When the world gets closer.

We help you see farther.

Sign up to our expressly international daily newsletter.

SLOVENSKA TISKOVNA AGENCIJA (Slovenia), BBC NEWS (UK), REUTERS

Worldcrunch

LJUBLJANA – The Slovenian parliament has ousted Prime Minister Janez Janša and his conservative government amid corruption allegations and growing discontent over the country's struggling economy.

The country’s National Assembly asked opposition leader and finance expert Alenka Bratušek to form a new government, after Prime Minister Janez Janša -- whose term lasted just over a year – was dismissed in a no-confidence vote late Wednesday, Slovenia’s news agency STA reports.

[rebelmouse-image 27086352 alt="""" original_size="300x400" expand=1]

Slovenia's new PM Alenka Bratušek - Source: Wikimedia

Bratušek, 42, will become the first woman to lead Slovenia since its secession from Yugoslavia in 1991, according to BBC News. The head of the main centre-left opposition party Positive Slovenia promised on Thursday she would be able to heal its crippled economy and avoid an international bailout.

"Considering that Slovenia is still under the EU average in terms of public debt, I still believe that with the steps we will take Slovenia will solve the position of its public finances on its own," Bratušek told Reuters on Thursday.

You've reached your monthly limit of free articles.
To read the full article, please subscribe.
Get unlimited access. Support Worldcrunch's unique mission:
  • Exclusive coverage from the world's top sources, in English for the first time.
  • Insights from the widest range of perspectives, languages and countries
  • $2.90/month or $19.90/year. No hidden charges. Cancel anytime.
Already a subscriber? Log in

When the world gets closer, we help you see farther

Sign up to our expressly international daily newsletter!
Society

Jehovah's Witnesses Translate The Bible In Indigenous Language — Is This Colonialism?

The Jehovah's Witnesses in Chile have launched a Bible version translated into the native Mapudungun language, evidently indifferent to the concerns of a nation striving to save its identity from the Western cultural juggernaut.

A Mapuche family awaits for Chilean President Gabriel Boric to arrive at the traditional Te Deum in the Cathedral of Santiago, on Chile's Independence Day.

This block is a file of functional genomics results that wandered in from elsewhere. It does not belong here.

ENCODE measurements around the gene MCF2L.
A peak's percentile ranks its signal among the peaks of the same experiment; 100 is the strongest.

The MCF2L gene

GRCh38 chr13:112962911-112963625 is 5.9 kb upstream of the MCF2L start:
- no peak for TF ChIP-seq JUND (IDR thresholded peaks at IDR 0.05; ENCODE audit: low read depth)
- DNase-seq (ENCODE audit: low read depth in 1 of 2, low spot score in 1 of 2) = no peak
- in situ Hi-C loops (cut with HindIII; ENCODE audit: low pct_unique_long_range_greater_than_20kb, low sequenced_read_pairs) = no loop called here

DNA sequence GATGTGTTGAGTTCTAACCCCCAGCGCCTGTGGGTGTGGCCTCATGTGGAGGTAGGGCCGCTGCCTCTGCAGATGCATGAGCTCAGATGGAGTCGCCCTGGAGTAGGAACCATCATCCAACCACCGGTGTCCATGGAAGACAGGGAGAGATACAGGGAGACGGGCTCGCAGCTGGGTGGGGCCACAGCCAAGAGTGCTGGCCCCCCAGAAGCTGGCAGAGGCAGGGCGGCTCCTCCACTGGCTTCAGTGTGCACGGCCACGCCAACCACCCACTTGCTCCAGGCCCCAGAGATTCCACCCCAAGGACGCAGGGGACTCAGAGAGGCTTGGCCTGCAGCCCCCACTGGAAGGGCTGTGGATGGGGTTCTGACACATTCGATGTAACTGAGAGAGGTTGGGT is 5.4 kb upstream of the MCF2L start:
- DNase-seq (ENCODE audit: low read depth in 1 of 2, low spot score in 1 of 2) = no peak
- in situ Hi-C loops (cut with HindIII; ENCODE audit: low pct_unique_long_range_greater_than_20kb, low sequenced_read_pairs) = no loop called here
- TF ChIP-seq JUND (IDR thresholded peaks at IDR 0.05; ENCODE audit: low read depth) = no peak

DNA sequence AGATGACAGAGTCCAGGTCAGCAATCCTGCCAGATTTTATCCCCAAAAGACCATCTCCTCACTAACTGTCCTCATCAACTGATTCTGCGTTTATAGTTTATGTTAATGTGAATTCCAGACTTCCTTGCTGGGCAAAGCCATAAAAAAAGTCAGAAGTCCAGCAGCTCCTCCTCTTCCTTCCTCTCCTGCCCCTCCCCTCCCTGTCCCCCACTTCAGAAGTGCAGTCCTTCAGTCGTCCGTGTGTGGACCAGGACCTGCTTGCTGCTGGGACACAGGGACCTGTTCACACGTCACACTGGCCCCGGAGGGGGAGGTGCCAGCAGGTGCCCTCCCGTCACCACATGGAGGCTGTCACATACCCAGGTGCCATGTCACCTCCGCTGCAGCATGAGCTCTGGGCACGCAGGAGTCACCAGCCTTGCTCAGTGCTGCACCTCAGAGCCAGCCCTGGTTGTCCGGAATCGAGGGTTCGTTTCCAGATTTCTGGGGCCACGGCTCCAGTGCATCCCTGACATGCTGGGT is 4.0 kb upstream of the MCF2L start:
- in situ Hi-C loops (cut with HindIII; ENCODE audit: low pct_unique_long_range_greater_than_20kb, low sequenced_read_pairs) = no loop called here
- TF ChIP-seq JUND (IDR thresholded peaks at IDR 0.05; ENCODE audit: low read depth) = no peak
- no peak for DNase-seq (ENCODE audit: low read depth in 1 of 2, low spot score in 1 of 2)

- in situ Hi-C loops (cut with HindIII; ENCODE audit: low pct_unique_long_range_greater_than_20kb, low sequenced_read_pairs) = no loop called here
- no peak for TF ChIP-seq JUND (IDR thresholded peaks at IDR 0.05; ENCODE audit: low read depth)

Claudia Andrade

NEUQUÉN — The Bible can now be read in Mapuzugun, the language of the Mapuche, an ancestral nation living across Chile and Argentina. It took the Chilean branch of the Jehovah's Witnesses, a latter-day Protestant church often associated with door-to-door proselytizing and cold calling, three years to translate it into "21st-century Mapuzugun".

The church's Mapuche members in Chile welcomed the book when it was launched in Santiago last June, but some of their brethren see it rather as a cultural imposition. The Mapuche were historically a fighting nation, and fiercely resisted both the Spanish conquerors and subsequent waves of European settlers. They are still fighting for land rights in Chile.

Keep reading...Show less

When the world gets closer, we help you see farther

Sign up to our expressly international daily newsletter!
You've reached your monthly limit of free articles.
To read the full article, please subscribe.
Get unlimited access. Support Worldcrunch's unique mission:
  • Exclusive coverage from the world's top sources, in English for the first time.
  • Insights from the widest range of perspectives, languages and countries
  • $2.90/month or $19.90/year. No hidden charges. Cancel anytime.
Already a subscriber? Log in
THE LATEST
FOCUS
TRENDING TOPICS

Central to the tragic absurdity of this war is the question of language. Vladimir Putin has repeated that protecting ethnic Russians and the Russian-speaking populations of Ukraine was a driving motivation for his invasion.

Yet one month on, a quick look at the map shows that many of the worst-hit cities are those where Russian is the predominant language: Kharkiv, Odesa, Kherson.

Watch VideoShow less
MOST READ